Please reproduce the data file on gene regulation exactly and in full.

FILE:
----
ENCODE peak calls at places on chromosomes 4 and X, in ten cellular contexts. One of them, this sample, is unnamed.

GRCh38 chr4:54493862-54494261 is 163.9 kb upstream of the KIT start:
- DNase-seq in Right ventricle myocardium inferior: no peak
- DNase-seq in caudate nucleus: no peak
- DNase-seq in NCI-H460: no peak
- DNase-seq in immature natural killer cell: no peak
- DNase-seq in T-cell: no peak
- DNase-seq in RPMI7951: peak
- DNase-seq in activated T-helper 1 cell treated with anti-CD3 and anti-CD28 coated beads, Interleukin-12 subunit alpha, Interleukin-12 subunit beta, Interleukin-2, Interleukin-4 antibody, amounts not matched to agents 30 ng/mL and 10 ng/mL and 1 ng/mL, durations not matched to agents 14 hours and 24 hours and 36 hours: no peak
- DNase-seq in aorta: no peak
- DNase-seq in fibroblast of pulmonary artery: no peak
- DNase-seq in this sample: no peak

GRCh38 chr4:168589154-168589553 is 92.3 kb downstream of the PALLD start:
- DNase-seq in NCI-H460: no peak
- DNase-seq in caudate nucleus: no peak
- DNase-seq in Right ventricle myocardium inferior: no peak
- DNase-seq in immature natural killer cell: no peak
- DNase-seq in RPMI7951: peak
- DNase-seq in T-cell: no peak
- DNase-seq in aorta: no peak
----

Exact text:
ENCODE peak calls at places on chromosomes 4 and X, in ten cellular contexts. One of them, this sample, is unnamed.

GRCh38 chr4:54493862-54494261 is 163.9 kb upstream of the KIT start:
- DNase-seq in Right ventricle myocardium inferior: no peak
- DNase-seq in caudate nucleus: no peak
- DNase-seq in NCI-H460: no peak
- DNase-seq in immature natural killer cell: no peak
- DNase-seq in T-cell: no peak
- DNase-seq in RPMI7951: peak
- DNase-seq in activated T-helper 1 cell treated with anti-CD3 and anti-CD28 coated beads, Interleukin-12 subunit alpha, Interleukin-12 subunit beta, Interleukin-2, Interleukin-4 antibody, amounts not matched to agents 30 ng/mL and 10 ng/mL and 1 ng/mL, durations not matched to agents 14 hours and 24 hours and 36 hours: no peak
- DNase-seq in aorta: no peak
- DNase-seq in fibroblast of pulmonary artery: no peak
- DNase-seq in this sample: no peak

GRCh38 chr4:168589154-168589553 is 92.3 kb downstream of the PALLD start:
- DNase-seq in NCI-H460: no peak
- DNase-seq in caudate nucleus: no peak
- DNase-seq in Right ventricle myocardium inferior: no peak
- DNase-seq in immature natural killer cell: no peak
- DNase-seq in RPMI7951: peak
- DNase-seq in T-cell: no peak
- DNase-seq in aorta: no peak